Renowned for his strong chin, and the punishment he could take, and dish out, LaMotta was knocked down only once — in a 1952 loss to light-heavyweight Danny Nardico — in his 106 fights.

LaMotta's first defense was supposed to be a rematch with Cerdan, but the Frenchman was killed when a plane en route to the United States crashed in the Azores in 1949.

So in his first defense, LaMotta outpointed Tiberio Mitri on July 12, 1950, in New York, then on Sept. 13, he rallied to knock out Dauthuille at Detroit.

LaMotta's title reign ended on Feb. 14, 1951, when Robinson stopped him in the 13th round in Chicago. In a fight that became known as the St. Valentine's Day Massacre, LaMotta gave as good as he got in the early rounds, then took tremendous punishment. He would not go down.

In their second match, on Feb. 5, 1943, in New York, LaMotta won a 10-round decision, giving Robinson his first defeat in the 41st fight of his illustrious career.

LaMotta was born July 10, 1922, on New York City's Lower East Side but was raised in the Bronx. After retiring from boxing in 1954, he owned a nightclub for a time in Miami, then dabbled in show business and commercials. He also made personal appearances and for a while in the 1970s he was a host at a topless nightclub in New York.

The 1980 film "Raging Bull," based on LaMotta's memoir written 10 years earlier, was nominated for eight Academy Awards. Though director Martin Scorsese was passed over, De Niro, who gained 50 pounds to portray the older, heavier LaMotta, won the best actor award.

In 1998, LaMotta, who had four daughters, lost both of his sons. Jake LaMotta Jr., 51, died from cancer in February. Joe LaMotta, 49, was killed in plane crash off Nova Scotia in September.

A funeral in Miami and a memorial service in New York City are being planned, Baker said.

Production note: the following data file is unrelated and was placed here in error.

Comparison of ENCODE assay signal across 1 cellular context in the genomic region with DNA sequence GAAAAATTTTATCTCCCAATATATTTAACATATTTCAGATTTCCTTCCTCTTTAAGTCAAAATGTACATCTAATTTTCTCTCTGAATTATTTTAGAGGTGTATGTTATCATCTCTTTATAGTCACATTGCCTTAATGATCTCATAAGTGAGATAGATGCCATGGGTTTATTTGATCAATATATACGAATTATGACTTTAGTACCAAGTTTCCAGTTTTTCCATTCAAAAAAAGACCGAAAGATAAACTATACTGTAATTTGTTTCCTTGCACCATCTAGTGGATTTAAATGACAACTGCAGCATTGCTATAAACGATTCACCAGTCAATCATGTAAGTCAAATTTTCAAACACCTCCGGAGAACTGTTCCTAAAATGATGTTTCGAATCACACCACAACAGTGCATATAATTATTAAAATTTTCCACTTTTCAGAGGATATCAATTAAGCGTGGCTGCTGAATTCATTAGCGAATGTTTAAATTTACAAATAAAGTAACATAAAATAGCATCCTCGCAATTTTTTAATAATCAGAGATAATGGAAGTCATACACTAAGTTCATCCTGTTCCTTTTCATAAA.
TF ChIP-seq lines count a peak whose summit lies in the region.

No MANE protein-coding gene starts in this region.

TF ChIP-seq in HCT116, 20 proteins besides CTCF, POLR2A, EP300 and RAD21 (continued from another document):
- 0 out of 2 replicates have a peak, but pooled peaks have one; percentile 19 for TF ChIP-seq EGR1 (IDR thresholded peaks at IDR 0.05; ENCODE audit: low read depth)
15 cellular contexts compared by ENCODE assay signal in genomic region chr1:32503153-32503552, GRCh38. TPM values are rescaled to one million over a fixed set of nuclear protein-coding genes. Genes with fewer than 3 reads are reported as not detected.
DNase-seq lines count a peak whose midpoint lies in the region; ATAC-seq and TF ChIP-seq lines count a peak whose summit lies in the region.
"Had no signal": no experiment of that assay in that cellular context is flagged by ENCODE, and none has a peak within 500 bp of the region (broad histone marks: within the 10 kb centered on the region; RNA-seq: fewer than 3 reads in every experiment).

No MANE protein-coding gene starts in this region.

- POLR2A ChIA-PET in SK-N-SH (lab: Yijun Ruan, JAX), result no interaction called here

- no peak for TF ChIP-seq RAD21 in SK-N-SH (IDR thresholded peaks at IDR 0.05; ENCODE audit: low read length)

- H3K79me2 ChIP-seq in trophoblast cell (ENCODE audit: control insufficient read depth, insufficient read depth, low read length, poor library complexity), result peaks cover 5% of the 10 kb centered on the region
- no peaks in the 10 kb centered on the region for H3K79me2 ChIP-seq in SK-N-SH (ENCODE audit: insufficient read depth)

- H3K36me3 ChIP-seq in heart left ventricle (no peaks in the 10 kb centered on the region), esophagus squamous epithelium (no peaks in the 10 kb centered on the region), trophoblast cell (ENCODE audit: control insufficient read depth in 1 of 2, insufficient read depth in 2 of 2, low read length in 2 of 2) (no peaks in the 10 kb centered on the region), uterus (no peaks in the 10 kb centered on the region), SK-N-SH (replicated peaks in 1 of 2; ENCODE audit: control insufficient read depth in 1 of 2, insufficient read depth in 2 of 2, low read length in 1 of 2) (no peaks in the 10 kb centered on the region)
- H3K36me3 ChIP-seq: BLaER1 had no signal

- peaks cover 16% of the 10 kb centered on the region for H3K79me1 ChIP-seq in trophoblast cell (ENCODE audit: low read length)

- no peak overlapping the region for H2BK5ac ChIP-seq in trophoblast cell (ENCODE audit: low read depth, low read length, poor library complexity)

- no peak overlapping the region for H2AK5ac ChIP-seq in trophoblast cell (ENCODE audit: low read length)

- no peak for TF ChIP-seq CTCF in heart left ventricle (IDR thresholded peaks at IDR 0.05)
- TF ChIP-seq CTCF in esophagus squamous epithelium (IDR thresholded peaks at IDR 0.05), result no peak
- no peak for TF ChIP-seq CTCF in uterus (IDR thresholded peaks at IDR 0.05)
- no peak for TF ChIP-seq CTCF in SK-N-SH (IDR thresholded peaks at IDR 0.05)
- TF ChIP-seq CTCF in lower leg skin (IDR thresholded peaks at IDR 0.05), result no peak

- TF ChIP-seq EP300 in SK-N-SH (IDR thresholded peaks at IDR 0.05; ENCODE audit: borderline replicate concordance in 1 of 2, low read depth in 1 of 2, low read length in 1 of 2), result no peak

This story has been corrected to show that LaMotta was born in 1922, not 1921.

Daryl Hall renews effort for outdoor stage at NY music venue

Officials in an upstate New York town are again considering Rock and Roll Hall of Famer Daryl Hall's request to build an outdoor stage at his restaurant and music venue.

The Poughkeepsie Journal reports ( ) the town of Pawling Planning Board discussed the project during its meeting this week.

Kenneth Stenger, an attorney representing the board, says the discussion centered on the volume of sound live music would produce during outdoor performances at Daryl's House.

The Hall & Oates musician's business filed a lawsuit against the town earlier this year, claiming the town's effort to lower the venue's maximum occupancy would force the restaurant to close.

William Sayegh, an attorney for Daryl's House, says Hall is working closely with the town to secure approvals for the outdoor expansion.


Information from: Poughkeepsie Journal,

AP Exclusive: Clinton book has sold more than 300,000 copies

Hillary Clinton's "What Happened" had a big debut.

Clinton's book about her stunning loss in 2016 to Donald Trump sold more than 300,000 copies in the combined formats of hardcover, e-book and audio, Simon & Schuster told The Associated Press on Wednesday. The book's hardcover sales of 168,000 was the highest opening for any nonfiction release in five years, according to NPD BookScan, which tracks around 85 percent of retail print sales. Mark Owen's "No Easy Day," a 2012 memoir about the killing of Osama bin Laden, sold more than 250,000 copies in its first week.

Sales for "What Happened" far exceeded the first week numbers of more than 100,000 copies for Clinton's book about her years as secretary of state, "Hard Choices," which came out in 2014 as she was preparing to launch her run for president. "What Happened" has been at or near the top of the best-seller list since its publication Sept. 12 despite a suspicious early wave of negative reader reviews (later pulled by Amazon), likely posted by commentators who had not yet read the book.